Agile methodologies, such as Scrum and Extreme Programming (XP), have grown in popularity in recent years for software development projects. Typically, these projects are thought of as endeavors to build stand-alone, packaged products or applications. Less common is the use of agile approaches to build out complex enterprise scale solutions that involve multiple disparate corporate applications. But, in fact, agile methodologies can be extended beyond the “packaged product”. Prominent examples of this are business intelligence and data warehousing (BI/DW) applications where the central technical objective is centralizing and conforming large sets of data to uniform definitions.
For many, this may seem like an improbable assertion. After all, BI/DW projects often occur as larger scale, enterprise level undertakings. Unlike software development, BI/DW involves configuring various commercial tools or home-grown transactional systems so that they integrate seamlessly. Customization occurs within the underlying data models and data manipulation “code” (ETL, SQL scripts, stored procedures, etc.). Under these conditions, it can be difficult for BI/DW practitioners to identify opportunities to adapt agile concepts that continuously deliver business value to BI/DW development. The adoption of agile methods is dependent on the maturity of the BI/DW application in question.
When a brand new BI/DW application is being conceived and agile methods will be used from project inception, there will be some time expenditure associated with requirements gathering, prioritization, and solution design. Iteration planning should be outcome focused rather than deployment focused. During this time, a couple of different types of “spike cards” will be played by the agile team:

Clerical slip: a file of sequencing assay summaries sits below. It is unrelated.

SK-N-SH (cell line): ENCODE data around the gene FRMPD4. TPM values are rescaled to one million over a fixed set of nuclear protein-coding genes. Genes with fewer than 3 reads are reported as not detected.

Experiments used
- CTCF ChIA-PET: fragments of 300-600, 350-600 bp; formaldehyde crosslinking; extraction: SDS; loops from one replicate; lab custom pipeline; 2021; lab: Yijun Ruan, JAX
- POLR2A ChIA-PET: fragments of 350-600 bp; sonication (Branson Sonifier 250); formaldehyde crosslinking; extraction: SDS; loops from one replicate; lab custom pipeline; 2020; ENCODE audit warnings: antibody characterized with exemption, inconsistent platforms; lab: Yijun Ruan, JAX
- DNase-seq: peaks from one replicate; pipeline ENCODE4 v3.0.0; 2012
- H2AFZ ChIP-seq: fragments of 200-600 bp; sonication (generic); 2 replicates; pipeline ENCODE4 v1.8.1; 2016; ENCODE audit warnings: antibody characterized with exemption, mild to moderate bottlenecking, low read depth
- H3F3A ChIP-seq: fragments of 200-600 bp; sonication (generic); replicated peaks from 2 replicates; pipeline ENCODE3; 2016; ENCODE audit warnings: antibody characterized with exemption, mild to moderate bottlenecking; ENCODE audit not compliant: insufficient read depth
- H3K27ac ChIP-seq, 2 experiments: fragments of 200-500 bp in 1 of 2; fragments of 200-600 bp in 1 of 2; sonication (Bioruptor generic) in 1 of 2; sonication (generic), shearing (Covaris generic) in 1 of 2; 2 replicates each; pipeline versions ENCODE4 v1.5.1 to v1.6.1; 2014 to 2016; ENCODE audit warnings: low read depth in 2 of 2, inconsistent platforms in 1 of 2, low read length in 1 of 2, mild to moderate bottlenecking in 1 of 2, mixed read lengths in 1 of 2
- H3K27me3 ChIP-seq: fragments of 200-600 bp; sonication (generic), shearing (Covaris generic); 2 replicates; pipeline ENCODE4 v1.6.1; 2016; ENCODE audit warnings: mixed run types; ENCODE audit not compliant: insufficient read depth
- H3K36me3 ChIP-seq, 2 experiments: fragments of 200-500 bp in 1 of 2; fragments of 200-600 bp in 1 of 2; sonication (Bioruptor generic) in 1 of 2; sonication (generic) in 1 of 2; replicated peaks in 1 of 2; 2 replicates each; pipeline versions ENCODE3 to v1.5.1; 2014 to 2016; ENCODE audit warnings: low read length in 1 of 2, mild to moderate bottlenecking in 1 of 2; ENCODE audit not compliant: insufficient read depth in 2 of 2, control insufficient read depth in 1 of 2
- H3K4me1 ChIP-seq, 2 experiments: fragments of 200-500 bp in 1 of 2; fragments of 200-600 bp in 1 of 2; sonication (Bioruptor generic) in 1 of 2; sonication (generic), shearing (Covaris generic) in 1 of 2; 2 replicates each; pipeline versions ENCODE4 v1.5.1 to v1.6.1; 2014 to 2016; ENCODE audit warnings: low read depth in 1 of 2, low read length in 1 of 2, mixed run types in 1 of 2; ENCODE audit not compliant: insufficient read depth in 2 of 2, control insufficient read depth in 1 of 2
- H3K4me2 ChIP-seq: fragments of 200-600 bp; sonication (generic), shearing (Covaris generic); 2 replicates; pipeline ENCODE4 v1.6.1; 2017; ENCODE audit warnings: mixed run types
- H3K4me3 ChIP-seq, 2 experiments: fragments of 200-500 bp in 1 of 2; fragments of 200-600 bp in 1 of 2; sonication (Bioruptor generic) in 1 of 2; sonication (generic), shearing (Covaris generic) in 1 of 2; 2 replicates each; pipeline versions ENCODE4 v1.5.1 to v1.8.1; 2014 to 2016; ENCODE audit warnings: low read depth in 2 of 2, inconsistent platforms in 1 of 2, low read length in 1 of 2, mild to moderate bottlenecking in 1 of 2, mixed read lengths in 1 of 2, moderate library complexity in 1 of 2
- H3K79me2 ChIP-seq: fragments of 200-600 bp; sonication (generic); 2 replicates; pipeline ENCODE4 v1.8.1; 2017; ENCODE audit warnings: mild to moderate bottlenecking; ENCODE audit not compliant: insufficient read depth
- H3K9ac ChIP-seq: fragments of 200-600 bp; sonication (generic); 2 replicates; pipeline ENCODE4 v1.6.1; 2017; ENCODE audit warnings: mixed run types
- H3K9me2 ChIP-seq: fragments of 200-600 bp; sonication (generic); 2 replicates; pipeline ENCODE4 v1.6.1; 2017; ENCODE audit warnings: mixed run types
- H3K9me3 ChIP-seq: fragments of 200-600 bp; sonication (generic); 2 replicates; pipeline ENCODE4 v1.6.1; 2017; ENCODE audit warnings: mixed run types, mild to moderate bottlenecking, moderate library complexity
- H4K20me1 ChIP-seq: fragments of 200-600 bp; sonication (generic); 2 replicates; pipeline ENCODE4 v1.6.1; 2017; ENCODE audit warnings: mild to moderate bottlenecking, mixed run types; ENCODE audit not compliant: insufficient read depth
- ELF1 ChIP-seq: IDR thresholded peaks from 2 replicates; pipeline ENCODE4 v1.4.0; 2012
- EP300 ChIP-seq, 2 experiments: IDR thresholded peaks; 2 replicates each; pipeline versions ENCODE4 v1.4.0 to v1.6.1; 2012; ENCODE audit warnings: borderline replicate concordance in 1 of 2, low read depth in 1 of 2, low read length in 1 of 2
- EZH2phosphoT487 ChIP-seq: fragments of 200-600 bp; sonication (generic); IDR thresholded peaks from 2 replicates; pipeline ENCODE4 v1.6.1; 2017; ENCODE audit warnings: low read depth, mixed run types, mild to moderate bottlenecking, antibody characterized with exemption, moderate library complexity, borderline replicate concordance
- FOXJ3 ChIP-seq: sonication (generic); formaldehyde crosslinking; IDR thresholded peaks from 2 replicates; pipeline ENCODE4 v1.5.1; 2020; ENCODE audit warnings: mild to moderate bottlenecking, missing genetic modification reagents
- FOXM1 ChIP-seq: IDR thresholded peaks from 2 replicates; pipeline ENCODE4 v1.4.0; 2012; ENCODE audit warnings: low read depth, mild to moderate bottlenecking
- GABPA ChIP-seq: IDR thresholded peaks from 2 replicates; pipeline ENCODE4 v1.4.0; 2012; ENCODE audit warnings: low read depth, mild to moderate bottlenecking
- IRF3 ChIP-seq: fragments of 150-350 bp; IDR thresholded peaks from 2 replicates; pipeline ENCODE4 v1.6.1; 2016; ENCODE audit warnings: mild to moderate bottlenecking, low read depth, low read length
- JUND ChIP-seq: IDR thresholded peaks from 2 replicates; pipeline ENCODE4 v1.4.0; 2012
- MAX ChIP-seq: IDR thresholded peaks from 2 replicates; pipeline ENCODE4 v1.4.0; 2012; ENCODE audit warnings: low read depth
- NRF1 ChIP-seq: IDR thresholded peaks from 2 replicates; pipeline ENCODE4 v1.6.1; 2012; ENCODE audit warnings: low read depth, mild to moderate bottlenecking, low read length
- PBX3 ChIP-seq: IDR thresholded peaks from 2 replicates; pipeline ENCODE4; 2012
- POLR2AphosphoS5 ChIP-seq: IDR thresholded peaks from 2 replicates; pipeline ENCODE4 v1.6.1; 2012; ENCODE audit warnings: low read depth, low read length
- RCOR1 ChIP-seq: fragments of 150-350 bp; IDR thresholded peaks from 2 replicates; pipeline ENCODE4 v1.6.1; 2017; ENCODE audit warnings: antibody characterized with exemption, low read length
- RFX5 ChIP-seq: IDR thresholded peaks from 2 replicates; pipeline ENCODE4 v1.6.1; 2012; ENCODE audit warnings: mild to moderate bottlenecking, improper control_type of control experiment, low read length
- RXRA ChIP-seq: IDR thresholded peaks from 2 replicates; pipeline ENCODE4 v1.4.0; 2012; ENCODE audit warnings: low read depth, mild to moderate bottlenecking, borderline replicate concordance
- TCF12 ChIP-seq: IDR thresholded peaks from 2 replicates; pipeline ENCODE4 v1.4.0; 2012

- Business Analysts (BAs) will focus on identifying the feature set for the application and will prioritize them according to business value provided by the Product and Business Owners.
- Developers and Solution Architects will then review the feature set and will identify the breadth of data domains involved, the number of data sources to integrate with, data currency requirements, and the of scale of the data sets (# of records). This will allow them to design a solution with the scalability and flexibility required for the known feature set.
- Testers should design a framework for functional, performance, and regression testing. They should also identify patterns for integration testing, design an approach for automated testing, and identify the tool sets to be used throughout.
Once the highest priority features are identified, the BAs can start working on detailed card level data sourcing analysis for those features. During this time, the development team should develop a high level solution architecture, conceptual data models or high level entity relationship diagrams to articulate the vision of the completed system. A benefit of iterative implementation of each data domain with keep the team honest as the design will constantly be challenged. Once the initial set of prioritized cards are written, development can begin and the initial release of the application can be planned.
From this point forward, as seen in more mature BI/DW applications, traditional agile processes can take over and functionality oriented Release and Iteration planning and development cycles can begin. Now the prioritized product backlog, combined with active learning from the user community, will begin to influence and drive the evolution of the application. As increased usage of the system takes place, more is learned about the data. The knowledge earned from this learning may drive re-prioritization of the product backlog. Through the benefit of frequent releases of new capability, re-prioritization can be quickly incorporated into the product. The product owner participates in the team and can justify the re-prioritization and drive the most beneficial make-up of each release.
All of this makes agile just as well suited for BI/DW projects as it is for traditional software development projects. That is not to say that BI/DW projects do not offer unique challenges; they do. However, project teams can adapt to them. In the next post, we’ll talk about lessons learned and best practices from teams that made the successful leap to agile BI/DW.